This explains why you give the hopeless flirt so many chances. Previously, you’d refused to compromise on anything. Now you’re not just compromising. You’re doubting yourself. Turning up the couch cushions of your mind to find excuses, like so many quarters.

It’s fine. You spend most of your 20s learning the true meaning of words anyway. Alexa, define compromise:

To settle a dispute by mutual concession.

Thanks again. Sometimes you really wish this girl had been around back when you were dating.

Every relationship trains you for the next one.

We like to write off failed relationships as a total loss. Kick ourselves for wasting time on something that doesn’t work out.

Someone who wasn’t good for us after all.

Someone who took advantage of us.

Someone who never loved us. Or just thought they did.

But you can’t think of relationships like that. Not even the shitty ones. It’s not about remembering the good times. More about picking through the debris to find out what happened. What went wrong?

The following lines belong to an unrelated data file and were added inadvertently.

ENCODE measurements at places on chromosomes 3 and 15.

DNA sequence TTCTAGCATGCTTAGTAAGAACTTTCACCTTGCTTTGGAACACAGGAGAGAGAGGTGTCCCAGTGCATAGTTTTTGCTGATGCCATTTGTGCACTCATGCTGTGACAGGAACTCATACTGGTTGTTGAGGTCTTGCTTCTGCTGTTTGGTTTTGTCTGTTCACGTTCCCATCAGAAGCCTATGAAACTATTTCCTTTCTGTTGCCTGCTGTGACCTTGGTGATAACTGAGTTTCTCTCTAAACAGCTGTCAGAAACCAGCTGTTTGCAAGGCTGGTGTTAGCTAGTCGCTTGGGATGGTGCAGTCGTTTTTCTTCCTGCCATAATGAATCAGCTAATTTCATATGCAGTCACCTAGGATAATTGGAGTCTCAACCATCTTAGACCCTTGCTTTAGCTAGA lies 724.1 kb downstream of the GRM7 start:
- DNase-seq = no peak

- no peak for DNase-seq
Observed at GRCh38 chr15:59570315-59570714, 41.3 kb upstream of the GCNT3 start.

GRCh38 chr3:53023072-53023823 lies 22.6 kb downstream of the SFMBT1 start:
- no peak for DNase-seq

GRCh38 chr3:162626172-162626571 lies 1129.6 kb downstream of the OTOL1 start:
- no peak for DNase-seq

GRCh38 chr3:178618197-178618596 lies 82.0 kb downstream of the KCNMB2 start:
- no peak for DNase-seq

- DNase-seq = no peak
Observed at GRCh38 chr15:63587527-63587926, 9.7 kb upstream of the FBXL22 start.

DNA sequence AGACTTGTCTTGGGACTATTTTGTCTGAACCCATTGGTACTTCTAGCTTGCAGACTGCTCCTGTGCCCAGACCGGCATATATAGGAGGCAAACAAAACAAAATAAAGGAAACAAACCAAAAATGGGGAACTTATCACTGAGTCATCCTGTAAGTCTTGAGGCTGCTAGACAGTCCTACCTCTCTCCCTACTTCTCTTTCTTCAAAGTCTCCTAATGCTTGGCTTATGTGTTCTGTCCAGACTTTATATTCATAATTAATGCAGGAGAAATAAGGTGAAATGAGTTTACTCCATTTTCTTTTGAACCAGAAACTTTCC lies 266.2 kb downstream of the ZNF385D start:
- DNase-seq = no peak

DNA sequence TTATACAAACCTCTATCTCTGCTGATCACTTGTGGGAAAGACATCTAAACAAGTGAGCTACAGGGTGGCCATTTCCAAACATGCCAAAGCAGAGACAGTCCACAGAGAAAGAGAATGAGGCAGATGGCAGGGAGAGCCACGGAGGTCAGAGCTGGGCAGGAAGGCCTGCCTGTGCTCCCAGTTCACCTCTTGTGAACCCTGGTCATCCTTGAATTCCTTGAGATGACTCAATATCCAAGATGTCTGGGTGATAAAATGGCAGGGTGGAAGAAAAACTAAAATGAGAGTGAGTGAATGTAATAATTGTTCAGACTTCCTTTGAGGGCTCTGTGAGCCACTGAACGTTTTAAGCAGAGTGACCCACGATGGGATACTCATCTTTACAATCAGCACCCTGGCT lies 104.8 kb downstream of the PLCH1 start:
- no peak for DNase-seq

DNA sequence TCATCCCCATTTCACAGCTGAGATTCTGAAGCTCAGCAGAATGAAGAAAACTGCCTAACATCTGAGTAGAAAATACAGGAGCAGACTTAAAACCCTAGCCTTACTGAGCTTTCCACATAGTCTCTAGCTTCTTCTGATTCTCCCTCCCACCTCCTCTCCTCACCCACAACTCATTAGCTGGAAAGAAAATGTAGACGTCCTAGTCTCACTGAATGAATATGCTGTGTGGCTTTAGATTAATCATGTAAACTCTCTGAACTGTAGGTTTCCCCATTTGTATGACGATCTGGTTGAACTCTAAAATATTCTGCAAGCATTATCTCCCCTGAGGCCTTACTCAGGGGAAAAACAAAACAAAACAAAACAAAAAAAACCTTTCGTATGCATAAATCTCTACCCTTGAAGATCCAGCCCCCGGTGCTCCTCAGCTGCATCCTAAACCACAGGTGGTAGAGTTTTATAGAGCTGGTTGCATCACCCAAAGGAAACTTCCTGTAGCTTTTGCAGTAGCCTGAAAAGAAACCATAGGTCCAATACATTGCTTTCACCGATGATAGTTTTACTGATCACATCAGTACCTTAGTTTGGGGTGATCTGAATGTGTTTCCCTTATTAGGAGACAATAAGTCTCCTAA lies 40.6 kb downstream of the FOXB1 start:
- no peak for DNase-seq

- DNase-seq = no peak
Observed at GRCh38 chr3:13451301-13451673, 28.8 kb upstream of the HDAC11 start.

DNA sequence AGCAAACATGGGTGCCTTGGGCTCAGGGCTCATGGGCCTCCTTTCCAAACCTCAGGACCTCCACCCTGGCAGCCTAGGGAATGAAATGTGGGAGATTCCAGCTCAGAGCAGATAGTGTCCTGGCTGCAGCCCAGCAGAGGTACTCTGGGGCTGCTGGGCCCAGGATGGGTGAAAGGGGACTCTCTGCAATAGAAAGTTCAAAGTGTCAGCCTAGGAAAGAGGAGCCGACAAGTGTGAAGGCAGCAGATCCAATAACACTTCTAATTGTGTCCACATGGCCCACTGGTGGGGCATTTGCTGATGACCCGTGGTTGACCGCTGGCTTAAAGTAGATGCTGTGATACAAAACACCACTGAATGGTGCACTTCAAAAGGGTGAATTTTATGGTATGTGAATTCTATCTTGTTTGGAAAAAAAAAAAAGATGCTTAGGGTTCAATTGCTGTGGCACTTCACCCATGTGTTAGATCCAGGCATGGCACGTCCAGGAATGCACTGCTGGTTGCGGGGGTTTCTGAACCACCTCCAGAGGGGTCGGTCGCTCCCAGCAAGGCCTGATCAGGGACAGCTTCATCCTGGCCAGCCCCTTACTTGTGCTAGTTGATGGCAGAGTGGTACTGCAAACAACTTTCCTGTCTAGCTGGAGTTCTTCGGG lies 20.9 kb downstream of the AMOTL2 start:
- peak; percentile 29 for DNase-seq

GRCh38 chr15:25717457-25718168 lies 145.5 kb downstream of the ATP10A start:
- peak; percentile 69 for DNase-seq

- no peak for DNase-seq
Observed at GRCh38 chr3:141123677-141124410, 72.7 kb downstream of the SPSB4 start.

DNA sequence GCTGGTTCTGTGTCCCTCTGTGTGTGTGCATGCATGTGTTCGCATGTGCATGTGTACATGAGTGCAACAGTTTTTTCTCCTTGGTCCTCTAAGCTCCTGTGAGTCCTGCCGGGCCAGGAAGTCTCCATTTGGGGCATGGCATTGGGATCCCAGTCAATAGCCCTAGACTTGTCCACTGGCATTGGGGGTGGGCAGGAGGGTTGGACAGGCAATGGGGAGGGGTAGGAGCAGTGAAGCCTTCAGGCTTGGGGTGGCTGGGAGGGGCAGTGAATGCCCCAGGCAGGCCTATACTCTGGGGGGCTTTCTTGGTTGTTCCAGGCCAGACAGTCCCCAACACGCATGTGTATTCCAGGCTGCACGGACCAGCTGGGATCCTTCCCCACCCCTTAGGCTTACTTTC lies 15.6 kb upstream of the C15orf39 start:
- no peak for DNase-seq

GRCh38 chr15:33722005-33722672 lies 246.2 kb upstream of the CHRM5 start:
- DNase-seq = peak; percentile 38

Also, what did you do right? In this case, you actually can’t fault yourself too much. You were trying to figure out how to work through problems in a relationship. You might’ve been misguided. But you also developed a ton of patience and understanding. You learned how to forestall judgement. That’s huge. It’s serving you well now, when you catch yourself getting worked up over trifles, or displacing your anger from work.

You reflect on the hopeless flirt. Sometimes you think you should’ve dumped him sooner. Could’ve saved you a lot of time and money. And yet, maybe you dated him just long enough.

Dumping someone teaches you about yourself.

Remember the weekend you dump the hopeless flirt. See, while he’s out chasing other girls, other guys are chasing you. Looking back, you wonder if that wasn’t the whole problem. He made others feel jealous to distract himself from his own jealousy.

Slowly, you realize that you’re not trying to compromise at all. You’re just trying to prove to yourself that you can commit.

That you can go the distance.

This is the mistake you’re making. Then again, you proved that you can do it. And that counts for something.

One random afternoon, a guy you met at a conference sends you a selfie from a backpacking trip. You start flirting. Somehow it makes you see everything wrong in your current setup. Everything you’ve ignored.

You realize now. The hopeless flirt offers a safe, linear path to a moderately happy marriage. One where he might cheat on you one day. You don’t want that. You want to be in that backpacking selfie.